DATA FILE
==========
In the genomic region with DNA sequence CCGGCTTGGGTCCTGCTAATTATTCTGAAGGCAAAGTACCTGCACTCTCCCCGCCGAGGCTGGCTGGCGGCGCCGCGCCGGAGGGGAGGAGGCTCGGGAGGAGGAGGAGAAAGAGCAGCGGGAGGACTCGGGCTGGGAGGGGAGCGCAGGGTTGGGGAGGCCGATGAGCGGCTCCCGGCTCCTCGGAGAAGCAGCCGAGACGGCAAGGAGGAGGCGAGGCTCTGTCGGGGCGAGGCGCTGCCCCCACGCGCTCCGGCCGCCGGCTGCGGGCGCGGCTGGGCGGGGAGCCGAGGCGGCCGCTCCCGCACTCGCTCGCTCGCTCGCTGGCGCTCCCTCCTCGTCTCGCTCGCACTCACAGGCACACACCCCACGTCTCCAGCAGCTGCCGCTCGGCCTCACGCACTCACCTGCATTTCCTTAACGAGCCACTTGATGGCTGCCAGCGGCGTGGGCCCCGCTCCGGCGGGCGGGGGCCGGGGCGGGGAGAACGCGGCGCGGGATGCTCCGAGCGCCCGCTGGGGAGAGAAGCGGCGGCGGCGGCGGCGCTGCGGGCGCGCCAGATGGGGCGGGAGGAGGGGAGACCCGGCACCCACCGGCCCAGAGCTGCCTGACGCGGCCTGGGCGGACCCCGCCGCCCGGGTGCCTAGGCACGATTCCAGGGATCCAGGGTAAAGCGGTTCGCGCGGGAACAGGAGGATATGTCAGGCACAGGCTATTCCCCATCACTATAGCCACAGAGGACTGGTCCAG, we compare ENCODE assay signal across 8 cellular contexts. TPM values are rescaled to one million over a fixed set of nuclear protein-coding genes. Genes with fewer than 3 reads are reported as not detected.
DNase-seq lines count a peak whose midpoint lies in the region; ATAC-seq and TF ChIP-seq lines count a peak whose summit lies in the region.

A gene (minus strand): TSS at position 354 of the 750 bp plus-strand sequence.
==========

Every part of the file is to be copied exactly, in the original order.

In the genomic region with DNA sequence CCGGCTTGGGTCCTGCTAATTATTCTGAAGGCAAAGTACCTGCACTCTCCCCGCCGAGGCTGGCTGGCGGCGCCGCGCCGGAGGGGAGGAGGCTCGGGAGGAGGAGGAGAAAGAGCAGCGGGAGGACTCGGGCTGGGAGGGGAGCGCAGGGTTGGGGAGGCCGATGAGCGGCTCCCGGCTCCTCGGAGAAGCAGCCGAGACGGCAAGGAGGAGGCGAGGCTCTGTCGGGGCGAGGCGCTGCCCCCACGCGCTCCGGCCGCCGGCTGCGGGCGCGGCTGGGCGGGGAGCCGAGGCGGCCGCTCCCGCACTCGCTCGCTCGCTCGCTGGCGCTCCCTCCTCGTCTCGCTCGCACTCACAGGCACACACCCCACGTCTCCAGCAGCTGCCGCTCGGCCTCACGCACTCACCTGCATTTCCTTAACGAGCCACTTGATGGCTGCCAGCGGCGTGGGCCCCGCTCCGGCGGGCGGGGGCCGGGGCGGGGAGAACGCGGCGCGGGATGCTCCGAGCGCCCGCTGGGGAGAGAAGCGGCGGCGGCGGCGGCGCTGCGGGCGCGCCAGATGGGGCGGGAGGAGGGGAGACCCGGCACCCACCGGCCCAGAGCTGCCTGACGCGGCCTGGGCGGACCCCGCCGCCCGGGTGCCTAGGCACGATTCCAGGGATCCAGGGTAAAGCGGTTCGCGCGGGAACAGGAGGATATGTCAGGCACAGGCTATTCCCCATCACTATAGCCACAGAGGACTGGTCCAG, we compare ENCODE assay signal across 8 cellular contexts. TPM values are rescaled to one million over a fixed set of nuclear protein-coding genes. Genes with fewer than 3 reads are reported as not detected.
DNase-seq lines count a peak whose midpoint lies in the region; ATAC-seq and TF ChIP-seq lines count a peak whose summit lies in the region.

A gene (minus strand): TSS at position 354 of the 750 bp plus-strand sequence.